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The Militant, 7 February 1949

George Lavan

A New Book on the Life of Frederick Douglass

From The Militant, Vol. 13 No. 6, 7 February 1949, p. 3.
Transcribed & marked up by Einde O’Callaghan for ETOL.


Frederick Douglass
by Benjamin Quarles
The Associated Publishers, Inc., 1948, vi + 378 pp., $4.

A new biography of Frederick Douglass has long been overdue. The accounts of the fascinating life of this runaway slave who became one of the greatest orators, thinkers and leaders of the Abolitionist movement have till now been available to the reader only in the old biographies or in novelized reworkings of the same material.

This is the first serious full-length biographical study of Frederick Douglass in almost half a century. Previous biographies of this great fighter for freedom were written either during his lifetime or within a dozen years of his death by men who had felt the living impact of his personality. And today these books are difficult to find.

Thus Quarles’ book is the first view of Douglass through the eyes of modern historical scholarship. It is obvious that the writer is a painstaking scholar who studied all known source material on Douglass and brought to light a good deal hitherto unknown. Any student of Douglass or the Abolitionist movement will have to put this volume on his “must” list.

Uncertain Attitude

It should be stated, however, that this is by far not the definitive biography of the greatest Negro leader in United States history. This is pot because of any lack of material about Douglass but rather because of the author’s uncertainty about Douglass’ historical position and character and about the dynamics of the Abolitionist movement.

While the reader closes the volume with much knowledge about Douglass and his multifarious activities, he does not finish the last page with a clear picture of the kind of man Douglass was or where Douglass stands historically in relation to the other giants of Abolitionism – Garrison and Phillips. The author describes Douglass’ turn to political action and his break with Garrison’s sectarian anti-political position in terms of possible opportunist motives. No attempt is made to evaluate the correctness or incorrectness of Douglass’ step in advancing the destruction of slavery.

The closest the author comes to a political evaluation of this central strategical problem in the Abolitionist crusade is the statement that “Douglass’ position, in contradistinction to that of Garrison, was one of reform, rather than of revolution.” This thesis, first propounded by Booker T. Washington, is suspect in motive and unwarranted by history.

The book’s failure to present Douglass as an integrated and understandable personality flows from the author’s contradictory attitudes toward his subject. Too often Quarles leans over backwards to avoid any of the elements of hero-worship which may be charged against the early biographers of the great Negro fighter. There is no objection to historical debunking, even though one might argue the need is not to debunk Douglass today but to make him known to high school and college students of history who have yet to hear his. name. But the debunker should justify his destruction of previously held views and substantiate his owir position. In this volume the debunking is often by implication rather than proof.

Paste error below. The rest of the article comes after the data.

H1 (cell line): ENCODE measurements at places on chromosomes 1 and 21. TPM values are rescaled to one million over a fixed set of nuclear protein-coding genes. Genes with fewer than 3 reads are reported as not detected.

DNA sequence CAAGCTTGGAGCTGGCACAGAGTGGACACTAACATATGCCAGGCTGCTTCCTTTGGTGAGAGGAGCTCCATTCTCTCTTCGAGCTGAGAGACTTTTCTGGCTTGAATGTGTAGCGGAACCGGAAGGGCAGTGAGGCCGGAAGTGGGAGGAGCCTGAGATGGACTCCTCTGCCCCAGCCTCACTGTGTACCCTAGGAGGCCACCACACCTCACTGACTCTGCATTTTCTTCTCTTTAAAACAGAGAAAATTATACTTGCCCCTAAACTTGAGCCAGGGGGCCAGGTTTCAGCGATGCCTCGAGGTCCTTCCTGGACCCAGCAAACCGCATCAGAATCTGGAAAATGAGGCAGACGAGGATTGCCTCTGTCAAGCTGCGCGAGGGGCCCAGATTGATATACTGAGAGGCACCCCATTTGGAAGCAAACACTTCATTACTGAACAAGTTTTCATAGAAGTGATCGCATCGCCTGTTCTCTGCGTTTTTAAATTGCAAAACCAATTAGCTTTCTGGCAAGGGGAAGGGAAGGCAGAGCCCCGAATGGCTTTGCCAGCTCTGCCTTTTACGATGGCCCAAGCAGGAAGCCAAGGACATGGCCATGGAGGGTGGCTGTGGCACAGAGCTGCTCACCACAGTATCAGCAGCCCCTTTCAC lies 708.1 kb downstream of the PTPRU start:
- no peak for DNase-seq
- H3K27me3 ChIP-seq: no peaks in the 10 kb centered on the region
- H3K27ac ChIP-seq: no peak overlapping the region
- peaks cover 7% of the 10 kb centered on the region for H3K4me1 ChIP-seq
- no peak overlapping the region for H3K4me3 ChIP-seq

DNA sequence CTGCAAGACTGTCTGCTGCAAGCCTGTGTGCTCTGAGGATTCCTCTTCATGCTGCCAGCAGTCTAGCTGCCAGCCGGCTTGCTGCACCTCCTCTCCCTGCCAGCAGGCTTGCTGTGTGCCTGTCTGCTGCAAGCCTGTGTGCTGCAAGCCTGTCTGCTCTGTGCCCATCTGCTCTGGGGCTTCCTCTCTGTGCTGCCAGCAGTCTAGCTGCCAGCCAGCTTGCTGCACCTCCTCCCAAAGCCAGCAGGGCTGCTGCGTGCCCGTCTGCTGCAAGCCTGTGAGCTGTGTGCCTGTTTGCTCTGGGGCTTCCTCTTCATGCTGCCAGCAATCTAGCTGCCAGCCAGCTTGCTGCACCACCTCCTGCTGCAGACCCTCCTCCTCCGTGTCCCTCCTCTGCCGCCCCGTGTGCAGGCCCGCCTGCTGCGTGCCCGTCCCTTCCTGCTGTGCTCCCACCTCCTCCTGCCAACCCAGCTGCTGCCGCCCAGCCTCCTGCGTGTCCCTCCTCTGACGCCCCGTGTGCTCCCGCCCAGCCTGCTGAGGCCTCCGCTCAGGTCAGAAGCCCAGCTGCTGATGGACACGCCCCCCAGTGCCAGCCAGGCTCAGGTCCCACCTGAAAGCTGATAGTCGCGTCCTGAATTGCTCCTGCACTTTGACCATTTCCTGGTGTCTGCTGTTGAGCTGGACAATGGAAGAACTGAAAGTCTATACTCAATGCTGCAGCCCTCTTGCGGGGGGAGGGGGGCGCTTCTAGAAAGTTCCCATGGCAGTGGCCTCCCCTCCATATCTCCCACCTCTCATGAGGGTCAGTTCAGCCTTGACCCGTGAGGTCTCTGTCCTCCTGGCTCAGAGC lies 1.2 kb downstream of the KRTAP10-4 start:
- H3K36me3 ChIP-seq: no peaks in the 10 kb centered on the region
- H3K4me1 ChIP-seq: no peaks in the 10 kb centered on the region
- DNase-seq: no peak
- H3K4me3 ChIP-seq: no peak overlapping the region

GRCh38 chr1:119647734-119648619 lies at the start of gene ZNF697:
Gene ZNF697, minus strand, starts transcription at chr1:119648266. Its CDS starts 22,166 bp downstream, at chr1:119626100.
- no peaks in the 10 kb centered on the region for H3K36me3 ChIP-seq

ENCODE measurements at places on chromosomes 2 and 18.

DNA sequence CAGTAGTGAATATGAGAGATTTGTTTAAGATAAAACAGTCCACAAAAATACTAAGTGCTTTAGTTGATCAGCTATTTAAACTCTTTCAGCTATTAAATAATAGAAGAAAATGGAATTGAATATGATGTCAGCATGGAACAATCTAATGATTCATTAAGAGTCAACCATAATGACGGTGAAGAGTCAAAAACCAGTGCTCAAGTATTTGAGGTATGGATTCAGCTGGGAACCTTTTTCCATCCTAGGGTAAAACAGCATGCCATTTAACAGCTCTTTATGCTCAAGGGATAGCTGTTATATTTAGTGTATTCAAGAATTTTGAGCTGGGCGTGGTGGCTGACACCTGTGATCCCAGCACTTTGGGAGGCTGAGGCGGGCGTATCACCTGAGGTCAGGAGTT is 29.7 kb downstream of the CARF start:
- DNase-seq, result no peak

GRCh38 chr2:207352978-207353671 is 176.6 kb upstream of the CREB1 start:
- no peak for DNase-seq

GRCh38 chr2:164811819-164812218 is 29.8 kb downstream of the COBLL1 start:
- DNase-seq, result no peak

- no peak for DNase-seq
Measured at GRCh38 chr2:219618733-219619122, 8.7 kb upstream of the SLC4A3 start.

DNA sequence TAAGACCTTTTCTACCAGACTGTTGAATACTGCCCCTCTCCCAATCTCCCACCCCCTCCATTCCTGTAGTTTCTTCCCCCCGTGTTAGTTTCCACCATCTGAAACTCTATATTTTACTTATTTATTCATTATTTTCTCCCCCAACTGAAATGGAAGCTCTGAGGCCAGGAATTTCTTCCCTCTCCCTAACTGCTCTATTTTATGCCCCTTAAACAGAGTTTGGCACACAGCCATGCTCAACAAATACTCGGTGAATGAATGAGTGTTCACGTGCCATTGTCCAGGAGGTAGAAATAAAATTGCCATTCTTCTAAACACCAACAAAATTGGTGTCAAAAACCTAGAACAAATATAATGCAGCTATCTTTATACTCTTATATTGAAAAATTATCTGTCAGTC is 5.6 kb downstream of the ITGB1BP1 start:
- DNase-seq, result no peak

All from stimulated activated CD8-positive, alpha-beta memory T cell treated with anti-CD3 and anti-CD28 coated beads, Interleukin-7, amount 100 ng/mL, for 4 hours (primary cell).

False Approach

For instance, in the chapter dealing with the outbreak of hostilities between the North and the South, the author describes Douglass’ reaction as follows: "If hostilities continued indefinitely, the Negro problem, in its various guises, would assume increasing proportions, and as the nation’s most articulate colored man, he [Douglass] would shine in reflected importance. The prospect of position and preferment put him in high spirits ...” This kind of posthumous mind reading, for which the author is able to furnish no evidence, opens Douglass to charges of rankest careerism. One wonders if the author realized the inferences that the reader cannot help but draw.

Despite the faults which mar this book it has the merit of presenting new information. The chapters describing Douglass’ first and second (to a white woman) marriages are excellent. These had been “decorously” passed over by the early biographers. Also the author examines Douglass’ failure to make an alliance with the post-Civil War labor and agrarian movements. All this and the wealth of collateral information and observations on the Abolitionist and Woman’s Rights movements make this book worth a critical reading by students of Negro history and by class conscious workers.

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